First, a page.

US Services Sector Disappoints In December As Costs Soar

US Services Sector Disappoints In December As Costs Soar

After US Manufacturing PMI ‘surprisingly’ beat and jumped to 7 year highs (thanks to the fallacy of attributing surging Supplier Delivery Times as a positive rather than lockdown-based supply chain disruptions), Europe’s PMI disappointed this morning and analysts expected US Services PMI to slide slightly further than its preliminary print for December.

  • Markit US Manufacturing PMI BEAT at 60.7 vs 56.8 exp vs 57.5 prior – best since 2014

  • Markit US Services PMI MISS at 54.8 vs 55.2 exp vs 55.3 flash vs 68.4 prior – slowest in 3mos

And those PMIs hit as ‘hard’ economic data is dumping (and ADP sees joblessness on the rise)…

Source: Bloomberg

Despite cost burdens rising at the sharpest pace since data collection began in October 2009, service sector firms sought to limit selling price increases in an effort to boost sales. Manufacturers, however, raised their output charges at the steepest rate since May 2011.

Alongside a slowdown in domestic demand growth, service sector firms registered the first contraction in new business from abroad since May. Panellists often stated that the fall in foreign client demand stemmed from greater travel restrictions imposed due to the ongoing pandemic. The rate of decline was solid overall, but was much softer than those seen in the spring at the start of the pandemic.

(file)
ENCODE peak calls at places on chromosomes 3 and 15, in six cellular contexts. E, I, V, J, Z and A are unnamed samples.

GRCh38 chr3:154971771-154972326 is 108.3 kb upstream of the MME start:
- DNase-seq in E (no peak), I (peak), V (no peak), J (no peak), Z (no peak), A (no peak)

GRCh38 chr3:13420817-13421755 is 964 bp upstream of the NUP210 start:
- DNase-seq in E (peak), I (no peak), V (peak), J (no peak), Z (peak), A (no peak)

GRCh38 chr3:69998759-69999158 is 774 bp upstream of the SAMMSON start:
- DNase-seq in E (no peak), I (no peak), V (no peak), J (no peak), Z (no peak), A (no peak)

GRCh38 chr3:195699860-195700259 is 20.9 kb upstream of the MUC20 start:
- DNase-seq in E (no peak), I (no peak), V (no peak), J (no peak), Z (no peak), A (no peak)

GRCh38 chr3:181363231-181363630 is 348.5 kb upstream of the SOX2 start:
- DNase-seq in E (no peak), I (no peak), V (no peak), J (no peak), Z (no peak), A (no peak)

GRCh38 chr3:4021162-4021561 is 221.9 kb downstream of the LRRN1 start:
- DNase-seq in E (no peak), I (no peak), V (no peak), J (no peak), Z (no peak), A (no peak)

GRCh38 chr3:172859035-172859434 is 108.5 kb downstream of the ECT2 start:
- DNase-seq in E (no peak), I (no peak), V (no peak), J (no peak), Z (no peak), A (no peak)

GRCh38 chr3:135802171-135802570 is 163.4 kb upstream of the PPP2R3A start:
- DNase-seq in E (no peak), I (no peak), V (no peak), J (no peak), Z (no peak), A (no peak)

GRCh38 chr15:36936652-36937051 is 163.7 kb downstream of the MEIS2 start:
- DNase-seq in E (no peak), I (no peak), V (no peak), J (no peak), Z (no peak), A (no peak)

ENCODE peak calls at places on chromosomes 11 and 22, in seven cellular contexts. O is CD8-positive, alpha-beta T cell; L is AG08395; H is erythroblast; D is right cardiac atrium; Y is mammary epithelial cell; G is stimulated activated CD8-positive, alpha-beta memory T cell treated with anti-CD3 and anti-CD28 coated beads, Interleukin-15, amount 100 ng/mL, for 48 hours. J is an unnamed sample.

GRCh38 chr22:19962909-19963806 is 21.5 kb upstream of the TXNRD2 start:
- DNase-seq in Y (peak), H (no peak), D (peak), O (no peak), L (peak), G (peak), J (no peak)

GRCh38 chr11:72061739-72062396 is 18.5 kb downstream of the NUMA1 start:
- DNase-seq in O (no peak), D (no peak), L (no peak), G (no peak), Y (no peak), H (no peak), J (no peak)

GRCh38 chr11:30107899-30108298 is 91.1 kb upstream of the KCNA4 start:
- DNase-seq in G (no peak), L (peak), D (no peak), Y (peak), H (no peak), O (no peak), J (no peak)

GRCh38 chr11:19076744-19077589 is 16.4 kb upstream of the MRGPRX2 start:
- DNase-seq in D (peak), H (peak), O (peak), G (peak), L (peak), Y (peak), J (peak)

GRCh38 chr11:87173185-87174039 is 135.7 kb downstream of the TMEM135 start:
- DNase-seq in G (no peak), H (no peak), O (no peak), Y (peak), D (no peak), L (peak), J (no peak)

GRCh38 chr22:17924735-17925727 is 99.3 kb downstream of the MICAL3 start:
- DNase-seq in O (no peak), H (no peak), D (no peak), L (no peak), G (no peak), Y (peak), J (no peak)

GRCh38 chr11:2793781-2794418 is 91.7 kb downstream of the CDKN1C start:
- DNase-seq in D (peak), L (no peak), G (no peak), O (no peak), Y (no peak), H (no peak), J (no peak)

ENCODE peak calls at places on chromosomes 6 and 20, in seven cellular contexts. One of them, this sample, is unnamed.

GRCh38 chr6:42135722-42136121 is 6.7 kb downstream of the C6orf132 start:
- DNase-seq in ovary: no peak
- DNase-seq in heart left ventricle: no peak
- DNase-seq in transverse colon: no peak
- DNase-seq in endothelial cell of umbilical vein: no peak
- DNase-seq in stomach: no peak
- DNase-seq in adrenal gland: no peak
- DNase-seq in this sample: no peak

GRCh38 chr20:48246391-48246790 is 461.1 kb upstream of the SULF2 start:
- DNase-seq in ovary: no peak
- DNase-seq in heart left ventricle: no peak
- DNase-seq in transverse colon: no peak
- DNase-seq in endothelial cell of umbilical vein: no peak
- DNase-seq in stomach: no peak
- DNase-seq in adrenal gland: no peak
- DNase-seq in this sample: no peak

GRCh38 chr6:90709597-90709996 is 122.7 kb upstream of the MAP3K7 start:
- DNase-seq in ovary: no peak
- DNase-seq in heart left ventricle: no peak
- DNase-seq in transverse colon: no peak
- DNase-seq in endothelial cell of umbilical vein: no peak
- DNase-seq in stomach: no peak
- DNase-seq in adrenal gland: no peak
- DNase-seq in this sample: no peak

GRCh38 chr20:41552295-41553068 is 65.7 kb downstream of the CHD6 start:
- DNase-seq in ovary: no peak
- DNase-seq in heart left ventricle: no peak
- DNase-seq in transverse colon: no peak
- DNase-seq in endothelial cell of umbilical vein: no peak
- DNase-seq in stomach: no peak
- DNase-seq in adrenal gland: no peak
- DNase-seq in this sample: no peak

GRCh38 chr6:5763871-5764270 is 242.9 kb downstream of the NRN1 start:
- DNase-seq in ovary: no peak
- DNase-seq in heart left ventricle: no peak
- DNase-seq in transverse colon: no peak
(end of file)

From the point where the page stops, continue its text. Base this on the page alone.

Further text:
The Services print completes the picture for the US Composite PMI which eased further, now weaker than China

Source: Bloomberg

Commenting on the latest survey results, Chris Williamson, Chief Business Economist at IHS Markit, said:

Rising virus case numbers took an increasing toll on the US economy in December, with business activity, order books and employment all growing at much reduced rates. The slowdown was especially steep in the service sector, where stricter social distancing measures hit consumer-facing businesses in particular.

“More encouragingly, businesses remain much more confident about the outlook in a year’s time than before the successful vaccine developments, reflecting greater optimism for prospects of life returning to normal in the second half of 2021.”

While the survey data remained sufficiently resilient to indicate that GDP continued to expand at a relatively robust rate in the fourth quarter, the near-term outlook has deteriorated. Business expectations for the coming year fell considerably compared to November, as some postelection exuberance waned and companies grew more anxious about the ongoing impact of the pandemic. Rising case numbers represent an increased risk to the economy in the coming weeks, and hopes rest to a large extent on pandemic stimulus lifting the economy to prevent another downturn.

Tyler Durden
Wed, 01/06/2021 – 09:52

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